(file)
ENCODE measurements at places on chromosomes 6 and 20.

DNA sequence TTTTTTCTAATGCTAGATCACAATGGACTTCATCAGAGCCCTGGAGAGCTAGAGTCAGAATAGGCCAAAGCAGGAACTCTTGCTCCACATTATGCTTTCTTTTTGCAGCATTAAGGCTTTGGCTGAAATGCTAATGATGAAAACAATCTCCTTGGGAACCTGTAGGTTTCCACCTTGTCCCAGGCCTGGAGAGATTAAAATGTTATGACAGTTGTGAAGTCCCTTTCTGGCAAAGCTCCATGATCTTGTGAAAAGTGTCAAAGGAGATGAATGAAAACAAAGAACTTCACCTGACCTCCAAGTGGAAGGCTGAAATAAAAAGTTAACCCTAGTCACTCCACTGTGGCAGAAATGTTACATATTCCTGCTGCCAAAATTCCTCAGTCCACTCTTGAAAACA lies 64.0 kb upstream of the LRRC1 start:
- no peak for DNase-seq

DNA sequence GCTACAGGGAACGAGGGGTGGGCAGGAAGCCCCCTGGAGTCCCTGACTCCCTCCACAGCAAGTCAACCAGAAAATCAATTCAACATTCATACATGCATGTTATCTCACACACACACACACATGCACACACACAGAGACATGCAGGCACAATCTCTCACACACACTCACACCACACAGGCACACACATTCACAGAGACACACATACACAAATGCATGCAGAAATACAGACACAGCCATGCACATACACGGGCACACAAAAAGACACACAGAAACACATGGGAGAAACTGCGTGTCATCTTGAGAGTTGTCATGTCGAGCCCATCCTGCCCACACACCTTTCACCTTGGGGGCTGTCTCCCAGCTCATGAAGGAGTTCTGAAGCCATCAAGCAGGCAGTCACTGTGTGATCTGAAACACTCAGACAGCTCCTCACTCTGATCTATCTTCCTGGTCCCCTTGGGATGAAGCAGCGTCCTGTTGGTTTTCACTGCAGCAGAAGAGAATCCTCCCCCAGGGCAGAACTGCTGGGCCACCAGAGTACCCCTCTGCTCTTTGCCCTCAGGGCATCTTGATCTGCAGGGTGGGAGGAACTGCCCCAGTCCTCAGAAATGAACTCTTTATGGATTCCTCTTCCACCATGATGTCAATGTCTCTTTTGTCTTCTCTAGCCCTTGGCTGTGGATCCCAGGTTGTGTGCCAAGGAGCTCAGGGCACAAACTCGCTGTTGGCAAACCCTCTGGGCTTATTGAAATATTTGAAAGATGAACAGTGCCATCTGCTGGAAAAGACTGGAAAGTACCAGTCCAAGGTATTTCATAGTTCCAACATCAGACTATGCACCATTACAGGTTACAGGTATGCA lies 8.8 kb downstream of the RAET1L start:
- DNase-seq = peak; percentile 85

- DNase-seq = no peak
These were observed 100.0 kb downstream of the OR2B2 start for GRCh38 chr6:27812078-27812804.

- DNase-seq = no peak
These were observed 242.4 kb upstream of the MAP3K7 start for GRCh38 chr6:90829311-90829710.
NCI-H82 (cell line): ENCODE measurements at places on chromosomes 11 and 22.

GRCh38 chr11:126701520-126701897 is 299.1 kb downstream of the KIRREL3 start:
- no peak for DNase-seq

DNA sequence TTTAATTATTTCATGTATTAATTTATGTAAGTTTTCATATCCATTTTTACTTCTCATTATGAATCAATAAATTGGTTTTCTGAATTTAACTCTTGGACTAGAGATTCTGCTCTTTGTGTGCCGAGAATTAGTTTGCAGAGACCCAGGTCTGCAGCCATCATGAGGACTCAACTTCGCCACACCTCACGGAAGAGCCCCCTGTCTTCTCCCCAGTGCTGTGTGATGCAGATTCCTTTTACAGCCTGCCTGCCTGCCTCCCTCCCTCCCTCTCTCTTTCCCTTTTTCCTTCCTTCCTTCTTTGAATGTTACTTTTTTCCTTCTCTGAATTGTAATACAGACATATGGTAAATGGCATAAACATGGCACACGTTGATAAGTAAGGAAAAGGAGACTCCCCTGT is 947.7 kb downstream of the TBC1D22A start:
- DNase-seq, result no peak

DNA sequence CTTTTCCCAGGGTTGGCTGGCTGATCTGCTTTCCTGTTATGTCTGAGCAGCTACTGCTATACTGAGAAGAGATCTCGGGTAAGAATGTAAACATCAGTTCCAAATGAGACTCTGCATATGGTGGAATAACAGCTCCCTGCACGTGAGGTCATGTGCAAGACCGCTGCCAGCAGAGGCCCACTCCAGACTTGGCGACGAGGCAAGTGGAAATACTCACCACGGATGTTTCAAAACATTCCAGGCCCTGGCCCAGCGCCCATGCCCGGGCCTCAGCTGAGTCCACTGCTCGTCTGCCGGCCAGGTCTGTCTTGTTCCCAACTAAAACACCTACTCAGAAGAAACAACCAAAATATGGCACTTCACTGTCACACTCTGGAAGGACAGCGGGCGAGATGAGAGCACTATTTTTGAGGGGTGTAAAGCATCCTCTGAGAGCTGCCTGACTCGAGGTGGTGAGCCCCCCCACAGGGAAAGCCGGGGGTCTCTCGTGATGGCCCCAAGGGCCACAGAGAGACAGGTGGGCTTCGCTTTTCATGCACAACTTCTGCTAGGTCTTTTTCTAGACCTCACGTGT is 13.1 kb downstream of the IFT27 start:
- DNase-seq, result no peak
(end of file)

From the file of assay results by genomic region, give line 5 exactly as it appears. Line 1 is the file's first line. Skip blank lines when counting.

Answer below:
- DNase-seq = peak; percentile 85